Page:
The work has been commissioned by the Joining and Advanced Manufacturing (JAM) programme, which forms one of three fusion technology facilities at UKAEA. AMRC, part of the High Value Manufacturing(HVM) Catapult, has been working with technical lead for non-metallics, Dr Lyndsey Mooring, to explore how composite materials could produce components that are stiffer, lighter and easier to manufacture that those currently in use, but which retain the necessary capabilities.

The UKAEA is involved in developing the next generation of magnetic confinement reactor, called a ‘tokamak’ at its site in Culham, Oxfordshire. Research is focussed on preparing for the global tokamak experiment at the International Thermonuclear Experimental Reactor (ITER) in Saint-Paul-lès-Durance in France, and for the subsequent machine that will demonstrate the generation of power from fusion.

In September 2019, the UKAEA announced it would be building a new £22 million fusion energy research facility at the Advanced Manufacturing Park in Rotherham, which includes a test facility that reproduces the thermohydraulic and electromagnetic conditions in a fusion reactor. The centre will work with industrial partners to commercialise nuclear fusion as a major source of low-carbon electricity.

Fusion occurs when two types of hydrogen atoms, tritium and deuterium, collide at enormously high speeds to create helium and release a high energy neutron. Once released, the neutron interacts with a much cooler breeder blanket to absorb the energy. The breeder blanket must capture the energy of the neutrons to generate power, but also prevent the neutrons escaping and ‘breed’ more tritium through reactions with lithium contained in the blanket. Each blanket module typically measures 1 by 1.5 m, and weighs up to 4.6 tonnes.

“At the moment, the designs being tested in ITER use steel for the structure of the breeder blankets, which have a network of double-walled tubes measuring 8 mm internal diameter and 1.25 mm wall thickness to collect the heat,” explains Steffan Lea, research fellow at the AMRC Composite Centre. “Each one is welded into place, and every connection has to be inspected. That is what we were asked to replace. Currently, their steel modules are limited to approximately 500˚C, so UKAEA asked us if there was anything we could do to get it up to 600˚C.”

Engineers at the AMRC proposed making use of high-performance ceramic composite materials and forming a unitised 3D woven structure with additively manufactured components. The cooling tubes in the breeder blanket would be integrated into the material, and the 3D printed parts used to define features such as connectors and manifolds.

Senior project manager within the AMRC’s Design and Prototyping Group, Joe Palmer, was involved in the development of the component demonstrator, and says: “We wanted to maximise the available surface area for heat transfer while being as lightweight as possible, but ensure it occupied a similar volume to the existing breeder blanket designs. To achieve a lightweight, temperature-resistant structure, a silicon-carbide composite material was chosen for the breeder blanket, with the internal flow channels created by forming the composite around a disposable core.”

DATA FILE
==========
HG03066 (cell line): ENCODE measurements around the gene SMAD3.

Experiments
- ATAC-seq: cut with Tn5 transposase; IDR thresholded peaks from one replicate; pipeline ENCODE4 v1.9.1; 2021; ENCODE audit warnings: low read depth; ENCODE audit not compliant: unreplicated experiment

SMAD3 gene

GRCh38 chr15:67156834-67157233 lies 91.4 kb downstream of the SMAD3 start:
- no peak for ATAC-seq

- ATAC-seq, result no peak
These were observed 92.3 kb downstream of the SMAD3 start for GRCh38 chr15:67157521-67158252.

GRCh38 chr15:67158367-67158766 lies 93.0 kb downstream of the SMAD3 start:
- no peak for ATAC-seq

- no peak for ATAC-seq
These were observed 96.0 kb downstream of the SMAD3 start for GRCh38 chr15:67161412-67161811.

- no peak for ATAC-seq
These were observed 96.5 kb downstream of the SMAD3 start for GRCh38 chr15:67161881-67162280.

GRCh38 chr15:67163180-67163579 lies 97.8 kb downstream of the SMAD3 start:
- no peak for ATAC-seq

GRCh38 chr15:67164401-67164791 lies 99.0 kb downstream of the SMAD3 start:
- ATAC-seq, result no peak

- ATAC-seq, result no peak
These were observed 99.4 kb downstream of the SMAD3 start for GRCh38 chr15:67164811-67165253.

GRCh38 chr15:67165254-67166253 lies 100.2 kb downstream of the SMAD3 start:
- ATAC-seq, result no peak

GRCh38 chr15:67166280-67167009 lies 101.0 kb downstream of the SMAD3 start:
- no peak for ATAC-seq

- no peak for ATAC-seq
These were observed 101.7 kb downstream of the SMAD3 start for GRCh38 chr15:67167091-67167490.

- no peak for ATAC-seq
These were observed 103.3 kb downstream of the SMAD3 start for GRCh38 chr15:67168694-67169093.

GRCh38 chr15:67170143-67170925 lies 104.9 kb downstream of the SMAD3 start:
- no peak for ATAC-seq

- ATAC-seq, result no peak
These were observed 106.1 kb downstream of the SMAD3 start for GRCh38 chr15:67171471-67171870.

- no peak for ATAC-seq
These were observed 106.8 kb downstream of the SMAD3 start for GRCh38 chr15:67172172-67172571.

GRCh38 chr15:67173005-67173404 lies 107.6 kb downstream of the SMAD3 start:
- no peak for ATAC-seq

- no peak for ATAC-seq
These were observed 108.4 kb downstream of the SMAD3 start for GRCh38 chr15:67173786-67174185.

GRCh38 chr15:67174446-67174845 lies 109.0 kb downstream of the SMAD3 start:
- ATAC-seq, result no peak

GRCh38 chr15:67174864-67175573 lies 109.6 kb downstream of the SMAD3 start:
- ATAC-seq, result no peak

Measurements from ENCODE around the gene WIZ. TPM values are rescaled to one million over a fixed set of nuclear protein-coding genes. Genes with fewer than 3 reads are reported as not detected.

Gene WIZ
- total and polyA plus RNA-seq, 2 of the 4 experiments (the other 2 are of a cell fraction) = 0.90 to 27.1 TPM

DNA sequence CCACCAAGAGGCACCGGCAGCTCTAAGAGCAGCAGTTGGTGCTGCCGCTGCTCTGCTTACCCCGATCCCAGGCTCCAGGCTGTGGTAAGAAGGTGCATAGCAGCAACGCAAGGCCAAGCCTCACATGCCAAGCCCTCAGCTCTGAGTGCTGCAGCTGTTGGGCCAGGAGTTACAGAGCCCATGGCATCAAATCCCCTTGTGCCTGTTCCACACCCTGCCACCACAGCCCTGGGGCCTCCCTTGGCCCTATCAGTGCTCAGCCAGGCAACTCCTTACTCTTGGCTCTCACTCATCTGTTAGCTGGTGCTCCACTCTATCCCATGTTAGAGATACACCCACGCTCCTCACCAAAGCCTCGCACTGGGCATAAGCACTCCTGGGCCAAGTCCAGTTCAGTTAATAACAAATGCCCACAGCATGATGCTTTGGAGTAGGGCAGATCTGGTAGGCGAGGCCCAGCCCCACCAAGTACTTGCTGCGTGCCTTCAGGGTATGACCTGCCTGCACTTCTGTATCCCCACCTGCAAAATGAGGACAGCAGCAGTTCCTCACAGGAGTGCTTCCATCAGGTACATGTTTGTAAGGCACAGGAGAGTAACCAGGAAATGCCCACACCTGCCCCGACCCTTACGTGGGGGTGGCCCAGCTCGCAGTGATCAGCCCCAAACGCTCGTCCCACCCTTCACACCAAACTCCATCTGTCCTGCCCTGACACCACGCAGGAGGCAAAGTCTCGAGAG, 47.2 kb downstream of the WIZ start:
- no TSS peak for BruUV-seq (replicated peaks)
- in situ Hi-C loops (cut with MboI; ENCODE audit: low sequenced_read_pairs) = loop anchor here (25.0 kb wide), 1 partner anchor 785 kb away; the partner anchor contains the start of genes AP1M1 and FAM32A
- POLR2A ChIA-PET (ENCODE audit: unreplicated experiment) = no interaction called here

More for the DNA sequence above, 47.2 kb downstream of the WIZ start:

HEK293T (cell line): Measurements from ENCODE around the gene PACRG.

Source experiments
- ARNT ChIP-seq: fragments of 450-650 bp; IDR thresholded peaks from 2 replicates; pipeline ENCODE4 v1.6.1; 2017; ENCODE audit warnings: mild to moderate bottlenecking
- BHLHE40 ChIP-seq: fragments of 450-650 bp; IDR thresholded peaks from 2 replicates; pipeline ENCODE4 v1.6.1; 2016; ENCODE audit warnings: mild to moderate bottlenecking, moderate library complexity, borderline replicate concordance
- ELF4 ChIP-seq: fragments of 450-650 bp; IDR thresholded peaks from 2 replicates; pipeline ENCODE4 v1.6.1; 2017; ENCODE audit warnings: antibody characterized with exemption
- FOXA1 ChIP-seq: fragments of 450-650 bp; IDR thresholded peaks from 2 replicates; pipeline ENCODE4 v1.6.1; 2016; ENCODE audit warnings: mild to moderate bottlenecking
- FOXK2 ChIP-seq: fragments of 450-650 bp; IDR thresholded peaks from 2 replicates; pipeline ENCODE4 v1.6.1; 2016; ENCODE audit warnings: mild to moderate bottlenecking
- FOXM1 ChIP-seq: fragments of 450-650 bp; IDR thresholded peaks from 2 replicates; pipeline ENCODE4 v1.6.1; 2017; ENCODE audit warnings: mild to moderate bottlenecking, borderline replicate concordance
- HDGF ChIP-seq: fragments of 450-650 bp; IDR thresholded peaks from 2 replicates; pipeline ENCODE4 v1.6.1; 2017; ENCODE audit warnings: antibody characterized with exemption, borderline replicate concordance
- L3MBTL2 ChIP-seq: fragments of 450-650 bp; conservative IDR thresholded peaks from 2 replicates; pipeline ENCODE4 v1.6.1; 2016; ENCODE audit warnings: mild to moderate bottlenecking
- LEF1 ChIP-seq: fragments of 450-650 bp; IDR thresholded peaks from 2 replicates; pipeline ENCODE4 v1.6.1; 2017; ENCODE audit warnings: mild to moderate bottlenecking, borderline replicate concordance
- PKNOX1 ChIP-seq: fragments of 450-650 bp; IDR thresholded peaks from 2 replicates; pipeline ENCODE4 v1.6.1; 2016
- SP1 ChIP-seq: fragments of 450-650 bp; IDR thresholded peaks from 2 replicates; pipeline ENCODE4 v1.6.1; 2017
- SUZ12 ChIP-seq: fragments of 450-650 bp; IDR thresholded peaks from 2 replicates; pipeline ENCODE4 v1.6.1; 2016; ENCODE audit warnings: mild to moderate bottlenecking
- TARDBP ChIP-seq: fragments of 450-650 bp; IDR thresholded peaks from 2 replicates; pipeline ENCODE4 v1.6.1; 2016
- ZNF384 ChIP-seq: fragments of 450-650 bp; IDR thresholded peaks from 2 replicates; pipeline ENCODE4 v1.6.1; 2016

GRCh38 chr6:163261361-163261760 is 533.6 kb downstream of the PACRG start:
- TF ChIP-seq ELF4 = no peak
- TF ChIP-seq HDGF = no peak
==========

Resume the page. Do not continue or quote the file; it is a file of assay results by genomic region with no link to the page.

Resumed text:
With a CAD model produced, Chris McHugh, dry-fibre development manager at the AMRC Composite Centre, then created a weave design for the composite.

“The design I created had multiple weave zones and multiple layer weaves,” he says. “This structure required holes robust enough to include tubes, and needed to maintain the preform shape without distortion. What we produced on the loom was a 3D woven structure with pockets for the 3D-printed tubes that could be formed into a ridged component.”

Lea adds: “We were able to replace a metallic box, made of different steel components, with a malleable textile fabric that had cooling pipes running the length of it. Using advanced manufacturing technologies available at the AMRC we have integrated the functionality of cooling, simplified the design and removed the welding operation, so lessening the burden of qualification. When maintenance happens in the nuclear fusion reactors, the components are lifted in remotely using a robot, so using these materials, which are far lighter – and can also be stiffer – would bring great benefits in terms of how the reactors are built going forward.”

A delegation from the AMRC took the demonstrator breeder blanket concept made from CFRP to the UKAEA in Culham, where it was presented to head of technology, Dr Elizabeth Surrey.

She says: “Designing a fusion reactor is possibly the most challenging engineering project ever undertaken. We need to explore disruptive manufacturing technologies to satisfy the operational requirements of high temperature, low weight and high-strength structures using materials that offer low nuclear activation.

“For fusion to become a commercial, clean energy source the structures need to be modular and easily manufactured, and provide operational lifetimes of decades,” adds Surrey. “Standard manufacturing routes struggle to deliver across all of these requirements. That is why we turned to the expertise of the AMRC, to investigate the possible application of silicon carbide to this problem.”

Says Lea: “The next step is to build a demonstrator that can be tested inside a reactor test facility, in order to understand how it performs and reacts to the environment. If nuclear fusion is going to be realised, you need a simple design for breeder blankets that can be manufactured and easily replicated. That is what we have tried to create.”

Mooring adds: “This successful project has been an excellent first step in demonstrating alternative structural materials and manufacturing routes for scalable fusion reactor components. It opens the design space and offers problem-solving solutions that can assist in realising a future fusion power plant.”